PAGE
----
US 5500645 A Abstract An architecture for oversampled delta-sigma (Δ--Σ) analog-to-digital (A/D) conversion of high-frequency, narrow-band signals includes multistage Δ--Σ modulators that incorporate band-reject noise shaping centered at an arbitrary center frequency F
_{bp}. These modulators cascaded with a bandpass digital filter centered at the arbitrary center frequency F_{bp} perform A/D conversion for high-frequency, narrow-band signals having the same arbitrary frequency. The bandpass modulators are implemented by use of resonators which provide a substantially large gain at the arbitrary frequency.Claims(14) 1. An improved oversampling delta-sigma analog-to-digital converter system for high-frequency, narrow-band signals, said system having a plurality of delta-sigma modulator stages having an arbitrary band-pass frequency F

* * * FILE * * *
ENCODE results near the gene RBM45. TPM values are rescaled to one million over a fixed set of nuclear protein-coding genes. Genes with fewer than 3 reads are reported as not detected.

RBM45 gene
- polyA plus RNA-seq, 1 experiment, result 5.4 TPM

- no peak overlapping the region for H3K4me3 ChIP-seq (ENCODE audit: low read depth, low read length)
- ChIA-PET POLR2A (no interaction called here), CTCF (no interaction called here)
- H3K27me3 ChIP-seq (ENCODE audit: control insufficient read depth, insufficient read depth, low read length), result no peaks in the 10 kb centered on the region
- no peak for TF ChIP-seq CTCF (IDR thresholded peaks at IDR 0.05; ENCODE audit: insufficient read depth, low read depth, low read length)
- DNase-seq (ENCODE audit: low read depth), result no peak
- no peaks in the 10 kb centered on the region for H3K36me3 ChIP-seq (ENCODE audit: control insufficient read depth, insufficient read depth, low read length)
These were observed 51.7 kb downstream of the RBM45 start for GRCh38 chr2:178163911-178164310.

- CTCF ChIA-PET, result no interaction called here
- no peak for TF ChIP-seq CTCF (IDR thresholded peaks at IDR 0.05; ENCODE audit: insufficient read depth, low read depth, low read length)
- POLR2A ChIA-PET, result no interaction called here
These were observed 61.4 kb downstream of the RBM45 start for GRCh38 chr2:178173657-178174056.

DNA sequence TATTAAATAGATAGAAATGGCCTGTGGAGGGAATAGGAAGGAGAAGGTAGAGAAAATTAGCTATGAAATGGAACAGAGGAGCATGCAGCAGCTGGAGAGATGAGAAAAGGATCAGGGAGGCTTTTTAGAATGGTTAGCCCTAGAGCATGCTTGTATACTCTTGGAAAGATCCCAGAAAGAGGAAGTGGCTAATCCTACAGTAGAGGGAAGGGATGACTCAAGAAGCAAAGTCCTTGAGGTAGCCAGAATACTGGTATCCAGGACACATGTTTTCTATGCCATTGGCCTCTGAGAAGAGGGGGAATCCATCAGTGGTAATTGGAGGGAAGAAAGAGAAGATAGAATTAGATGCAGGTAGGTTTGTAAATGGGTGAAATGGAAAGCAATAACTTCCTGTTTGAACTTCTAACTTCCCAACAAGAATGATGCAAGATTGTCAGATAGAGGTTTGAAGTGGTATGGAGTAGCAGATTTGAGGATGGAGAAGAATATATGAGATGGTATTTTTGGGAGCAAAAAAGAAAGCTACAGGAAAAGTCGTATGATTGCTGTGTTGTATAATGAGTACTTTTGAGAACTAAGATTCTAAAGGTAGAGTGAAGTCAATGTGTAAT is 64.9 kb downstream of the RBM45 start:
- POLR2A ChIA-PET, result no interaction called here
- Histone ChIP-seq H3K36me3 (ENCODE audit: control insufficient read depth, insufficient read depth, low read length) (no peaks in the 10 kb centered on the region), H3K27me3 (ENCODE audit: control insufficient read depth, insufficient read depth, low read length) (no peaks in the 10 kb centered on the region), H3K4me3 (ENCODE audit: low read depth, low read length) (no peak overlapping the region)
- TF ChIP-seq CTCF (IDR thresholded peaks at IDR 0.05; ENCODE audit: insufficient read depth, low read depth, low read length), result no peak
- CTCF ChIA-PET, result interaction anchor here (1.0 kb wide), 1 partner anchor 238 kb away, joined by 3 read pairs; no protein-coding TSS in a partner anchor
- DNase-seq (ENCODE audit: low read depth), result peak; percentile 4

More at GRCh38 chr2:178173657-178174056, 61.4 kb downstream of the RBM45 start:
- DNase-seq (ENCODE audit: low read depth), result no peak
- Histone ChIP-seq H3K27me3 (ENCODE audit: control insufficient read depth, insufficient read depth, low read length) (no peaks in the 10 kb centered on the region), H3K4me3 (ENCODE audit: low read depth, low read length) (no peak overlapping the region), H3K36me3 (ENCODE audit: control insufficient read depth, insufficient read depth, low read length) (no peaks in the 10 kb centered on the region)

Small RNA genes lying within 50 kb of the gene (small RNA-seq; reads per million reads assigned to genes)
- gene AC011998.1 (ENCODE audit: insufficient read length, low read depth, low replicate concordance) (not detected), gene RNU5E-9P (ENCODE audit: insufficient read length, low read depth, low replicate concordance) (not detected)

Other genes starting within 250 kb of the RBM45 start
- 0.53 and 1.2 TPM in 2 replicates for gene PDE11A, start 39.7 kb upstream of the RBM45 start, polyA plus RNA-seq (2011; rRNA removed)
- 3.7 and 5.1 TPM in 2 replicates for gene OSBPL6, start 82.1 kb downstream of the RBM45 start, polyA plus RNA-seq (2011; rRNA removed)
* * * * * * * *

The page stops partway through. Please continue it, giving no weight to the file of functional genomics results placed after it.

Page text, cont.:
_{bp} situated below at least one half of a sampling frequency Fs for providing respective digital output signals responsive to respective analog input signals, each of said modulator stages including an analog-to-digital converter and having a digital-to-analog converter in a feedback loop, said improved oversampling converter system comprising:a resonator in each respective modulator stage situated to provide analog signals to said analog-to-digital converter in said stage and having a z transform transfer function ##EQU11## wherein θ is a phase angle defined as θ=2π(F _{bp} /F_{2}); andmeans for combining the digital output signals of said plurality of delta-sigma modulator stages to suppress, in a resulting combined highly stable signal, quantization noise arising in at least one of said stages. 2. The improved oversampling delta-sigma analog-to-digital converter system of claim 1, further comprising: